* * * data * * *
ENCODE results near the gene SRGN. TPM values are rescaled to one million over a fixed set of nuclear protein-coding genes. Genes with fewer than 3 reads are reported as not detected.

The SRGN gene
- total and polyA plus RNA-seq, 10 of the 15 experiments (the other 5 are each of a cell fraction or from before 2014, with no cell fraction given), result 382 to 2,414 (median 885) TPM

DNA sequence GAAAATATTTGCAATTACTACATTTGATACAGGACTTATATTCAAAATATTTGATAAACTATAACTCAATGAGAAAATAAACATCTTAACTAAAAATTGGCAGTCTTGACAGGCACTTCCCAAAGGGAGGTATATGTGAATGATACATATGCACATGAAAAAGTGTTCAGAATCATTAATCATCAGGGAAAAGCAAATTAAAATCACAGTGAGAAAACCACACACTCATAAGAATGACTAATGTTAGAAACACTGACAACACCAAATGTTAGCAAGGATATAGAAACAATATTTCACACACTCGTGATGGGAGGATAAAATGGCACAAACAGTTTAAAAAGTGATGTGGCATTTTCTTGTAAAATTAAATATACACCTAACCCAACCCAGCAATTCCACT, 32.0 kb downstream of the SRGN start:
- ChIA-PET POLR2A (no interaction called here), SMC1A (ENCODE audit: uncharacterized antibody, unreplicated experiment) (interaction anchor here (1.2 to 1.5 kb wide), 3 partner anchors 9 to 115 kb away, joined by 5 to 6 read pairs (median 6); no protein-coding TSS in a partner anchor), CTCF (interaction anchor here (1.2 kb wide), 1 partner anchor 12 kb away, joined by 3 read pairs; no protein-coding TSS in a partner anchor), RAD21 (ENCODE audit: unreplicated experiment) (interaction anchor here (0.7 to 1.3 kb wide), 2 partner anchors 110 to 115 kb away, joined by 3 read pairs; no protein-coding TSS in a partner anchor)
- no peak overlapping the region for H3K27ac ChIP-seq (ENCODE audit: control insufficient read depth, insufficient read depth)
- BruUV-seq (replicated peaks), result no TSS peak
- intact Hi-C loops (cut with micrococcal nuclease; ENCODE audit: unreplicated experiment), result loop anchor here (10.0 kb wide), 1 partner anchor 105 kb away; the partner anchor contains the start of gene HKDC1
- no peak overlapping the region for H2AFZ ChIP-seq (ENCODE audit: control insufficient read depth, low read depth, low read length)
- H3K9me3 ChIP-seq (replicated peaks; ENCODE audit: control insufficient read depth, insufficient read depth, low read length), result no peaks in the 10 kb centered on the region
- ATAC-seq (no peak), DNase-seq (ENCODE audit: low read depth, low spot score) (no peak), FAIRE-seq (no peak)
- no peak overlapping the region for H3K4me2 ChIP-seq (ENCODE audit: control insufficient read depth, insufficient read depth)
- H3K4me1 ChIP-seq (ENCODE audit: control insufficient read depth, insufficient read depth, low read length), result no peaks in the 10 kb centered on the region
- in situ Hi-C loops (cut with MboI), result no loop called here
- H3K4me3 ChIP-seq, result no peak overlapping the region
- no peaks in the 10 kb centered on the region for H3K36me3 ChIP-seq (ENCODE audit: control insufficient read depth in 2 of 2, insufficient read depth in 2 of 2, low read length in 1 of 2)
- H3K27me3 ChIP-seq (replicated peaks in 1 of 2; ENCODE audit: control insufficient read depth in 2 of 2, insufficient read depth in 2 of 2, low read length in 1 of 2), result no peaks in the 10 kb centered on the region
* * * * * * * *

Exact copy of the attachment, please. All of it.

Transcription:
ENCODE results near the gene SRGN. TPM values are rescaled to one million over a fixed set of nuclear protein-coding genes. Genes with fewer than 3 reads are reported as not detected.

The SRGN gene
- total and polyA plus RNA-seq, 10 of the 15 experiments (the other 5 are each of a cell fraction or from before 2014, with no cell fraction given), result 382 to 2,414 (median 885) TPM

DNA sequence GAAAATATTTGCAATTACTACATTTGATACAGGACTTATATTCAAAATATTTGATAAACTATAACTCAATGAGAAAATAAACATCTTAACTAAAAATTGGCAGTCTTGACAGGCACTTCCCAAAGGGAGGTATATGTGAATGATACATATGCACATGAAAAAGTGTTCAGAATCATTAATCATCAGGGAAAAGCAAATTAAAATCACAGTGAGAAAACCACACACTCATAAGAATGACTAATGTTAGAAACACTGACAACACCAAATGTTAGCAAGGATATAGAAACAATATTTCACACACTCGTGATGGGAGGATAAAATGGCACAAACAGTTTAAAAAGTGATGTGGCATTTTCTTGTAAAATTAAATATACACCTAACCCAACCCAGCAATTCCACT, 32.0 kb downstream of the SRGN start:
- ChIA-PET POLR2A (no interaction called here), SMC1A (ENCODE audit: uncharacterized antibody, unreplicated experiment) (interaction anchor here (1.2 to 1.5 kb wide), 3 partner anchors 9 to 115 kb away, joined by 5 to 6 read pairs (median 6); no protein-coding TSS in a partner anchor), CTCF (interaction anchor here (1.2 kb wide), 1 partner anchor 12 kb away, joined by 3 read pairs; no protein-coding TSS in a partner anchor), RAD21 (ENCODE audit: unreplicated experiment) (interaction anchor here (0.7 to 1.3 kb wide), 2 partner anchors 110 to 115 kb away, joined by 3 read pairs; no protein-coding TSS in a partner anchor)
- no peak overlapping the region for H3K27ac ChIP-seq (ENCODE audit: control insufficient read depth, insufficient read depth)
- BruUV-seq (replicated peaks), result no TSS peak
- intact Hi-C loops (cut with micrococcal nuclease; ENCODE audit: unreplicated experiment), result loop anchor here (10.0 kb wide), 1 partner anchor 105 kb away; the partner anchor contains the start of gene HKDC1
- no peak overlapping the region for H2AFZ ChIP-seq (ENCODE audit: control insufficient read depth, low read depth, low read length)
- H3K9me3 ChIP-seq (replicated peaks; ENCODE audit: control insufficient read depth, insufficient read depth, low read length), result no peaks in the 10 kb centered on the region
- ATAC-seq (no peak), DNase-seq (ENCODE audit: low read depth, low spot score) (no peak), FAIRE-seq (no peak)
- no peak overlapping the region for H3K4me2 ChIP-seq (ENCODE audit: control insufficient read depth, insufficient read depth)
- H3K4me1 ChIP-seq (ENCODE audit: control insufficient read depth, insufficient read depth, low read length), result no peaks in the 10 kb centered on the region
- in situ Hi-C loops (cut with MboI), result no loop called here
- H3K4me3 ChIP-seq, result no peak overlapping the region
- no peaks in the 10 kb centered on the region for H3K36me3 ChIP-seq (ENCODE audit: control insufficient read depth in 2 of 2, insufficient read depth in 2 of 2, low read length in 1 of 2)
- H3K27me3 ChIP-seq (replicated peaks in 1 of 2; ENCODE audit: control insufficient read depth in 2 of 2, insufficient read depth in 2 of 2, low read length in 1 of 2), result no peaks in the 10 kb centered on the region